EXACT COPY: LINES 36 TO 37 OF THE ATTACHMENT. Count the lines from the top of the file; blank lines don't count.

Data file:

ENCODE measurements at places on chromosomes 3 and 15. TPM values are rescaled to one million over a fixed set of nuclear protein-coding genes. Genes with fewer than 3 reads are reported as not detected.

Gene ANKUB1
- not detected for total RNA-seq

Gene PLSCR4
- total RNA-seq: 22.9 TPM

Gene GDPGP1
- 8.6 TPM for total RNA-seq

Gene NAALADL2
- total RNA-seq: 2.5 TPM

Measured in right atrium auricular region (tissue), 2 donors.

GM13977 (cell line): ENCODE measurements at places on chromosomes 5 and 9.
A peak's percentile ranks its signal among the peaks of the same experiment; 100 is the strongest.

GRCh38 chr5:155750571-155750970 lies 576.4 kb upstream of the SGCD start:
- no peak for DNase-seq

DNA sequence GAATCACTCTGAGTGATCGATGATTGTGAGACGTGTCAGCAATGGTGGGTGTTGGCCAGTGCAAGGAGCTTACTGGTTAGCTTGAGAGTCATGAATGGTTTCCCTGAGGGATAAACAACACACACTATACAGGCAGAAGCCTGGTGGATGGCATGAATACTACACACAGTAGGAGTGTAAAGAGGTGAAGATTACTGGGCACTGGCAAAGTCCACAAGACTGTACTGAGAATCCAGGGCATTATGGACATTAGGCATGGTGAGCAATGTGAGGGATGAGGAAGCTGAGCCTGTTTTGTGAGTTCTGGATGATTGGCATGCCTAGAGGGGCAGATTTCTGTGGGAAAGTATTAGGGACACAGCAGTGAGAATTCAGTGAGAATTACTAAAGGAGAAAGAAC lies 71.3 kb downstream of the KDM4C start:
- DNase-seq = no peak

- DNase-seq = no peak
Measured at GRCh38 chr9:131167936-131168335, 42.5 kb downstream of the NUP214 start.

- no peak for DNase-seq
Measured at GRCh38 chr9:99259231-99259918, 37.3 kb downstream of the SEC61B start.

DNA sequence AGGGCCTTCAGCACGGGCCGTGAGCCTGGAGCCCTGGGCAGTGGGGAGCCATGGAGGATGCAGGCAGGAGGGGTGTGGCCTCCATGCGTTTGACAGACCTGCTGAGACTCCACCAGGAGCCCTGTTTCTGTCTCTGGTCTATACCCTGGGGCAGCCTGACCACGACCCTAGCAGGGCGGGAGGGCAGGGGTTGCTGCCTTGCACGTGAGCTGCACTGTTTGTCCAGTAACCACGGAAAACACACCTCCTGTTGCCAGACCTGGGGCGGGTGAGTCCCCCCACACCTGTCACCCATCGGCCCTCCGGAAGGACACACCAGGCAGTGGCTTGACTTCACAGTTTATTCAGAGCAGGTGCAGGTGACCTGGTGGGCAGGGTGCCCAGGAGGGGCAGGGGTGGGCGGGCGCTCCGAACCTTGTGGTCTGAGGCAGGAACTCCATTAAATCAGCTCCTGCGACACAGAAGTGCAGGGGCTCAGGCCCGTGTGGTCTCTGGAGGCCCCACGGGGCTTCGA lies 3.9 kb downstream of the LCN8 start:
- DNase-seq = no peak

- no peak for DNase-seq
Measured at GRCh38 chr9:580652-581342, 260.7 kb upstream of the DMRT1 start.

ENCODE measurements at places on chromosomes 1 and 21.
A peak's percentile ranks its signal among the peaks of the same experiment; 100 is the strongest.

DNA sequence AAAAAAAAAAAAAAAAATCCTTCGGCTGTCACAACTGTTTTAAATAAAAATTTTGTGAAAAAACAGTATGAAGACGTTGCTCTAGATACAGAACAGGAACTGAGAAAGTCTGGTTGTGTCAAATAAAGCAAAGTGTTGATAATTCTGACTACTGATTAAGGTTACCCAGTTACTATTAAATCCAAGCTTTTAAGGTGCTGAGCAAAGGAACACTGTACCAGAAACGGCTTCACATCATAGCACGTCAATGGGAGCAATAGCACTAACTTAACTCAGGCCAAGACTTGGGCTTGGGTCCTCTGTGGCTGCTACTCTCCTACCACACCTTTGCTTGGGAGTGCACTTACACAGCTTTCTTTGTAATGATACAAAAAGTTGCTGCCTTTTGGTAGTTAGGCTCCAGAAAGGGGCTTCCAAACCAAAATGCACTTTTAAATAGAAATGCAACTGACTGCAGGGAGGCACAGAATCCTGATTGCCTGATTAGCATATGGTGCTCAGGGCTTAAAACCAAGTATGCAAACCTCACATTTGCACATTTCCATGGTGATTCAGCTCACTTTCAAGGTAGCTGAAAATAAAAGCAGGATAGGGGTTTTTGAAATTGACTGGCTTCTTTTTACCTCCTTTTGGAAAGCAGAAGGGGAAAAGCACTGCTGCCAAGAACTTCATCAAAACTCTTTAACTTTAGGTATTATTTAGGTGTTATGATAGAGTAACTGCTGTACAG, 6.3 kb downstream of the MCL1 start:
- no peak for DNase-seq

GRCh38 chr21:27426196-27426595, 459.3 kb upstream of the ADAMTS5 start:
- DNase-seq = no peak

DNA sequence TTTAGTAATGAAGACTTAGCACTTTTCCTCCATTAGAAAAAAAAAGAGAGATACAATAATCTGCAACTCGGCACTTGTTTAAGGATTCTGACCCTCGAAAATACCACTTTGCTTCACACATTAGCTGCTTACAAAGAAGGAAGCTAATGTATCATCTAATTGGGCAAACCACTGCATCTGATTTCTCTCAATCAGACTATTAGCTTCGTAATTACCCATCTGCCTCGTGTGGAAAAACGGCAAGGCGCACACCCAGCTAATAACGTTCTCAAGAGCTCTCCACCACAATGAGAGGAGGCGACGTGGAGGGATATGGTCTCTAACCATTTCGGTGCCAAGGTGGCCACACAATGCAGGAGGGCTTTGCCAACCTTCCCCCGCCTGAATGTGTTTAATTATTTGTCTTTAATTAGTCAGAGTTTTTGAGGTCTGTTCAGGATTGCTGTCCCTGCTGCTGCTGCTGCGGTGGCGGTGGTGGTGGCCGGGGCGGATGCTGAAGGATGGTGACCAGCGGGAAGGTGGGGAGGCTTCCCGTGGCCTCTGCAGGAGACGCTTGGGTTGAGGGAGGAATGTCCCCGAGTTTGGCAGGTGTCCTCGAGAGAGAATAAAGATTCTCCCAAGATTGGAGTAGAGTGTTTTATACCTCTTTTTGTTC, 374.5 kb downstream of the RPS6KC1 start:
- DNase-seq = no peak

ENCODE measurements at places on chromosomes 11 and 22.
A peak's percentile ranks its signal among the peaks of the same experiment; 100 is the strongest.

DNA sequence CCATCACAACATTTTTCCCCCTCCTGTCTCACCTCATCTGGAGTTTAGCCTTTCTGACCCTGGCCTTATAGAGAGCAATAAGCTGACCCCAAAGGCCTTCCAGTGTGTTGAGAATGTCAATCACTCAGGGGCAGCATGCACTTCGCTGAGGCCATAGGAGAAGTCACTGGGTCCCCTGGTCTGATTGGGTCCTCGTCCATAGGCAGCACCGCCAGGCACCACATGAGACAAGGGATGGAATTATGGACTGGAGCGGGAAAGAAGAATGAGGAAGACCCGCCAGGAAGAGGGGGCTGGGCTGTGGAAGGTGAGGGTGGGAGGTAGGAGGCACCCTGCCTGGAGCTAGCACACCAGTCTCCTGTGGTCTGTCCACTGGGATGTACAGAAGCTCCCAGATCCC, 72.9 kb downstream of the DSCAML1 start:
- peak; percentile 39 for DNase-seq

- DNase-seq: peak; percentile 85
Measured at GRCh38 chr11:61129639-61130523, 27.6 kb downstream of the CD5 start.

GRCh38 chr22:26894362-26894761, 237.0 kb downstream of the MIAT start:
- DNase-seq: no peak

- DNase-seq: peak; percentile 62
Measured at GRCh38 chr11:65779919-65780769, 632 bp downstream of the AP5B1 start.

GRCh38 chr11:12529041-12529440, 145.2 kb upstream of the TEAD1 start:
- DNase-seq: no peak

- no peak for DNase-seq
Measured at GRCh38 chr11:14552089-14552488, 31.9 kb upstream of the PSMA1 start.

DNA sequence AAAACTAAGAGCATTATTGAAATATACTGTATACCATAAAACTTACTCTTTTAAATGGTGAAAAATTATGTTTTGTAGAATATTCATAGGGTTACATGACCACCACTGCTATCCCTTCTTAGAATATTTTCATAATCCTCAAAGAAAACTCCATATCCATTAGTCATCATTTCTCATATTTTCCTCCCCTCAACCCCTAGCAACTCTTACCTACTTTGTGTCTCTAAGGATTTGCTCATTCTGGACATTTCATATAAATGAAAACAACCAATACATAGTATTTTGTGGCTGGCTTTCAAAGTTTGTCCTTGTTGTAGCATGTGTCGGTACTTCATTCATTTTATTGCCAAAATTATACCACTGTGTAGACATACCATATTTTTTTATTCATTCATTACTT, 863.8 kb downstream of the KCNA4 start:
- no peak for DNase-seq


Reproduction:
- peak; percentile 39 for DNase-seq

- DNase-seq: peak; percentile 85